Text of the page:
EEDC looking at how Expo Centre’s Hall D could generate more business

A file photo of the Expo Centre in Edmonton. Global News

Edmonton Economic Development Corporation boss Derek Hudson told city council during its budget presentation on Thursday that the Expo Centre is back to being in the black after years of losses under Northlands and he wants to see the city further invest in it.

The property was transferred to the arms-length agency of the city on New Year’s day, and it is now being run in conjunction with the Shaw Conference Centre.

Hudson later told reporters the EEDC has shifted events around to make better use of both facilities.

“The opportunity is to integrate more with Edmonton Tourism and the Shaw Conference Centre, and to take our overall convention business to the next level in Edmonton.”

Hudson said many probably didn’t notice the difference, but the transformation began earlier this year.

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“It’s subtle things like moving activities which might have been done at the Shaw to the Expo Centre so we can put a new thing in at the Shaw. So that’s already happening.”

READ MORE: City councillors vote to approve plan to ‘transition’ Expo Centre to the City of Edmonton

Hall D, which was once known as the AgriCom, is undergoing an operational review. Hudson said they are crunching numbers to see if renovations could possibly generate more business.

“What we’re doing right now, with respect to Hall D at the Expo Centre, is just trying to understand the possibilities, and see if there’s a business case for further investment,” he said. “It definitely needs paint and lights, and we’ll do that out of our budget, but there may be some bigger opportunities there.”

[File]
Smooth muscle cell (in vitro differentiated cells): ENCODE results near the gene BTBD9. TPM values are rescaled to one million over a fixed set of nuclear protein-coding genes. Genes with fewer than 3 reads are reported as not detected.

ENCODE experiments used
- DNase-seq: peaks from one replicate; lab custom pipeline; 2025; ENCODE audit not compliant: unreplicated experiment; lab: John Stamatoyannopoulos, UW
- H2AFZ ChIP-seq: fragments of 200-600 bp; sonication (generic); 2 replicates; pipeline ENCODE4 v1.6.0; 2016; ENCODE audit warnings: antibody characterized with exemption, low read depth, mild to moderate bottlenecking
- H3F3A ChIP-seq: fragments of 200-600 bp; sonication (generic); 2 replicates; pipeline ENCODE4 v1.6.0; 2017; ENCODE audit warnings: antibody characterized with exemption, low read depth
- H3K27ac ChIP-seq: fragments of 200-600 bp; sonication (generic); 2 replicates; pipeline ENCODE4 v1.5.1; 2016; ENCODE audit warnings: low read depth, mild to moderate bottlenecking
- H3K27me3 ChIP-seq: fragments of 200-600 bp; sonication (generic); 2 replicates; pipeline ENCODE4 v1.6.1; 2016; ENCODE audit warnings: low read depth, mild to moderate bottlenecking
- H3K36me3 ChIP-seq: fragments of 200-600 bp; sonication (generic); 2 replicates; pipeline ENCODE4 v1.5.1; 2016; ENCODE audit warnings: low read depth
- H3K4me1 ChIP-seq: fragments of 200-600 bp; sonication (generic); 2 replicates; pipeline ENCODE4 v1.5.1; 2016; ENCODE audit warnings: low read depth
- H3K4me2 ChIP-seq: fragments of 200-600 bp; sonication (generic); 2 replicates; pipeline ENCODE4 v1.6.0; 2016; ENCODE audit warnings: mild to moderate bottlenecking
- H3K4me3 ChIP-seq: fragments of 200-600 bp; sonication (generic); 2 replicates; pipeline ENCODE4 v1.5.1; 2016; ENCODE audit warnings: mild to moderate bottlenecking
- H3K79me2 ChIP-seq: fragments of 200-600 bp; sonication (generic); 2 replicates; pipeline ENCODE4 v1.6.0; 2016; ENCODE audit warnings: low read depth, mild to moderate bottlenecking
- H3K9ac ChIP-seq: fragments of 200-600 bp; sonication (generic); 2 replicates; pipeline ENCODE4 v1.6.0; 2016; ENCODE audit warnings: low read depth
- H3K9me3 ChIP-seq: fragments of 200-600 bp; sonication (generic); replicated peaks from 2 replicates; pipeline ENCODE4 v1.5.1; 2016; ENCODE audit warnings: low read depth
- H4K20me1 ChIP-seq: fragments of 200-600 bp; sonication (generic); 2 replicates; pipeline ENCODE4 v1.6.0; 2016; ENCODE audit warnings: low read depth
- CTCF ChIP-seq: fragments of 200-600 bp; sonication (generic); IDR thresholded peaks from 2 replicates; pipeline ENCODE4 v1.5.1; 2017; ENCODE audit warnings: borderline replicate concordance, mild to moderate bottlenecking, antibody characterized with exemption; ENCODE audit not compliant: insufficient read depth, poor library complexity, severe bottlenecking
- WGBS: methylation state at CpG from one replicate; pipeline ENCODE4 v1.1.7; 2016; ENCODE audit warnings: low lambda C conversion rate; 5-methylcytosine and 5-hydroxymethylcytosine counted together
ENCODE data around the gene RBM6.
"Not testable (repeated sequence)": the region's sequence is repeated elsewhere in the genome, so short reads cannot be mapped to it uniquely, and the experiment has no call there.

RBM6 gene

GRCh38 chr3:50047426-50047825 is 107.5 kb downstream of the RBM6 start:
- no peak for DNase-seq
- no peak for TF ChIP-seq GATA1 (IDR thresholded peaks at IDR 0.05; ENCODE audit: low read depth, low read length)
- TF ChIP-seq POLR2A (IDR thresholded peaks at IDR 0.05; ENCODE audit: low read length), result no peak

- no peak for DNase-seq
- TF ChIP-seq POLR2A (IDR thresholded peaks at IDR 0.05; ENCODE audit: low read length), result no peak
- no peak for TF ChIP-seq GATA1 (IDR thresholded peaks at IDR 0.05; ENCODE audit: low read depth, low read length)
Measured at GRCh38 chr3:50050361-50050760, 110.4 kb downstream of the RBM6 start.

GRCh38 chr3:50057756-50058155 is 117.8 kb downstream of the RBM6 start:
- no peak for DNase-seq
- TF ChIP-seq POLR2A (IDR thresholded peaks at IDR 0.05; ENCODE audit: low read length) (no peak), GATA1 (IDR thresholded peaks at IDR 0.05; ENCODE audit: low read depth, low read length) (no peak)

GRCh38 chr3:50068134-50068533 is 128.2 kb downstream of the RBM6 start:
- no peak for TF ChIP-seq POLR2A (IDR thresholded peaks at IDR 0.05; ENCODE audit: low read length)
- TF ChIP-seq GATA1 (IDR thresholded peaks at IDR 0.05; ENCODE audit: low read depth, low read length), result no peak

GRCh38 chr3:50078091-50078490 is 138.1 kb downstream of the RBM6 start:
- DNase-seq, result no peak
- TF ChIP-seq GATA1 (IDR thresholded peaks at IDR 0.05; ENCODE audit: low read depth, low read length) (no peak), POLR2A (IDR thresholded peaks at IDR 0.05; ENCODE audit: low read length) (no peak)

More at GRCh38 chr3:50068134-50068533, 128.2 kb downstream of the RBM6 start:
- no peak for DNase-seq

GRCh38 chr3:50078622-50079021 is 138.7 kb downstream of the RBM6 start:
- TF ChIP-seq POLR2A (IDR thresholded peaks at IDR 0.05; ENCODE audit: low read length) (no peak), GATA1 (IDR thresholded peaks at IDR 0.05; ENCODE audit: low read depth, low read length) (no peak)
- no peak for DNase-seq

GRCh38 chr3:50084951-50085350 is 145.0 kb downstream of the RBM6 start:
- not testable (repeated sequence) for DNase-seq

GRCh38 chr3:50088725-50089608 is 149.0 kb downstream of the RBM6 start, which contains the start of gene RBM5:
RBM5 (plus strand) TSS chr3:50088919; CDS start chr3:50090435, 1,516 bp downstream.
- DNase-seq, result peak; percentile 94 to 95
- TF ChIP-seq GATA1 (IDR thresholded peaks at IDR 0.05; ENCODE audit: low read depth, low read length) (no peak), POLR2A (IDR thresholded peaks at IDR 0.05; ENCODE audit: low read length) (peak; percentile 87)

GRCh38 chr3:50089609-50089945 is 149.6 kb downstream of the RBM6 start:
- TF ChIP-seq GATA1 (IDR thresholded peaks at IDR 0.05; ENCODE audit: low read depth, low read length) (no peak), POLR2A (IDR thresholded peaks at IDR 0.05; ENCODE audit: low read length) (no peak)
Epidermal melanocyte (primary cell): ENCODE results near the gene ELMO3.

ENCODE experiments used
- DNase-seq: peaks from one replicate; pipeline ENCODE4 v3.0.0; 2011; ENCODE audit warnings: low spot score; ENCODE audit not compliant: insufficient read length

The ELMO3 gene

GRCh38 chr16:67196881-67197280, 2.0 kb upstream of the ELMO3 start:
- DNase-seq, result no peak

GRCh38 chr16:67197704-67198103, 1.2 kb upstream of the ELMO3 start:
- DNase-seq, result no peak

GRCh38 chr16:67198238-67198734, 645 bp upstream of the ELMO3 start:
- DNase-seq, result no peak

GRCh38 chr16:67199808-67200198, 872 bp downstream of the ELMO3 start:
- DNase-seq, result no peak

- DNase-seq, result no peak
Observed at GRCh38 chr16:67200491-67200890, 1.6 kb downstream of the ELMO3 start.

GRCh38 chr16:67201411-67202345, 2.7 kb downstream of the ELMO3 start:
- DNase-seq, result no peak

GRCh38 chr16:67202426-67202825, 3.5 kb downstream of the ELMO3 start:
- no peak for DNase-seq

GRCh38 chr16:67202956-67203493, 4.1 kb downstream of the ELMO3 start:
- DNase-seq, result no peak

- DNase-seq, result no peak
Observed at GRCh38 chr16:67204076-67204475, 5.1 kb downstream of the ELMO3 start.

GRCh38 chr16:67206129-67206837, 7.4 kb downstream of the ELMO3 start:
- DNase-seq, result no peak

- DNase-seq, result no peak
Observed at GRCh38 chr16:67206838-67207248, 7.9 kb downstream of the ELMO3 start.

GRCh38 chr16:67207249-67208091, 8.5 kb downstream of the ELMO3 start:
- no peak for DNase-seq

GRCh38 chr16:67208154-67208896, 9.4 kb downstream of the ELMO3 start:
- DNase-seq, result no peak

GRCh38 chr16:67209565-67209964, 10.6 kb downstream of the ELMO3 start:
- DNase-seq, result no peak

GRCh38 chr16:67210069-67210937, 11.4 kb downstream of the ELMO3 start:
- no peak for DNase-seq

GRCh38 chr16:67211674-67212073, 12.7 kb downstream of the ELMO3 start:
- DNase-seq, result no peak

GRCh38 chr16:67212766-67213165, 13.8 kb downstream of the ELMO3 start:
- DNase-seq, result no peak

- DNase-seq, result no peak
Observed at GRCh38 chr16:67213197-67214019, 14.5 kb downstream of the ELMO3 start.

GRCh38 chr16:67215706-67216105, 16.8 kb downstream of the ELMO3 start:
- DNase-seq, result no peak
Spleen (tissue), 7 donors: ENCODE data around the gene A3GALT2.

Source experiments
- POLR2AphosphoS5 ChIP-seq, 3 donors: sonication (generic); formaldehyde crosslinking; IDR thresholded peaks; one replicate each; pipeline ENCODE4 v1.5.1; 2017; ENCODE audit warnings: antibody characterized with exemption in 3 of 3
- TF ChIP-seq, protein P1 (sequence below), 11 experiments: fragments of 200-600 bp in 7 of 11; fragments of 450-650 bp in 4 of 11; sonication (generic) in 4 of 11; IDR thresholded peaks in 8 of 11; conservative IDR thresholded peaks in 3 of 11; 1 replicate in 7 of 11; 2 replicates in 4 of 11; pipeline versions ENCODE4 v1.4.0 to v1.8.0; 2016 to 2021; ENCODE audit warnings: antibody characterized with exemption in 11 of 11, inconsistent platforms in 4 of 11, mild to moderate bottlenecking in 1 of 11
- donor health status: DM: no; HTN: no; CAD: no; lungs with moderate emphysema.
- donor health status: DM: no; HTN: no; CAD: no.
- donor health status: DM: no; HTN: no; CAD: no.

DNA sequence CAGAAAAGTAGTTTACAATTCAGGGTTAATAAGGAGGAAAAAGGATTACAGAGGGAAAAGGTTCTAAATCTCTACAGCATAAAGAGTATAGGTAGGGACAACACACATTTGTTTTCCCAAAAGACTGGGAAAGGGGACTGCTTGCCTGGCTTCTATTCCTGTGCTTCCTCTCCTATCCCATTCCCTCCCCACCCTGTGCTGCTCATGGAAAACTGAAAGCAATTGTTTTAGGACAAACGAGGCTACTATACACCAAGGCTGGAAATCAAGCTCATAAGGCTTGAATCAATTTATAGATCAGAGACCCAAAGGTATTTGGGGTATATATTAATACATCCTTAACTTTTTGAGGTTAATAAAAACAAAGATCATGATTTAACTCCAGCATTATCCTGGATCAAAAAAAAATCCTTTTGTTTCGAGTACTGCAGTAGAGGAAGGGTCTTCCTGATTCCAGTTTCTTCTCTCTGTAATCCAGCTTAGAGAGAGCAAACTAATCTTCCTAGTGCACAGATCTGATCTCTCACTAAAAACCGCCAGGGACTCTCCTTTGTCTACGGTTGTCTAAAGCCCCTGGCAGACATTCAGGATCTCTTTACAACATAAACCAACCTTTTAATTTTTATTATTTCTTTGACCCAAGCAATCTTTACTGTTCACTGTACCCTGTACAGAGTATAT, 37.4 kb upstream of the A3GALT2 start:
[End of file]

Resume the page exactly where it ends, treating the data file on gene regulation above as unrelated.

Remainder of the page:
The arena played host to the Volleyball Canada Nationals this past May, and will become the home of the Canadian Elite Basketball League’s Edmonton Stingers for a 20-game schedule next spring.

READ MORE: Professional basketball returning to Edmonton in 2019

“Not all events fit into a 20,000 seat arena,” said Expo Centre GM Arlindo Gomes. “And we’re seeing that there is some demand.

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“Now that we’ve gotten the taste of some volleyball, basketball, PBR, Disney on Ice… [we could maybe] attract curling events that would suit this size of venue.”

Temporary ice was put in for the Disney show. It was made possible by a portable ice plant that was brought in from the U.S., Gomes said.

The last time permanent ice was available was 12 years ago, however, when the Expo Centre was last renovated, the ice plant was removed.

At the time, when it appeared the Oilers might leave town for Houston in the 1990s, it was the home of Concordia University hockey. Ed Chynoweth had the AgriCom become the home of the Edmonton Ice before they moved to Cranbrook as the Kootenay Ice.

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“We want Hall D to be super busy because there’s economic impact there, and there’s also benefit to the community,” Hudson said.

At one point, there was talk of raising the roof of Hall D and expanding the seating capacity. Hudson said that’s not in the cards right now, however, “there’s also the area plan for the whole [exhibition] grounds, so I wouldn’t say no to anything right now.”
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The EEDC presented a $20-million request to city council, which makes up about 30 per cent of its overall budget.

Artistic rendering of Hall D inside the Edmonton Expo Centre when it was still managed by Northlands. Credit: Northlands

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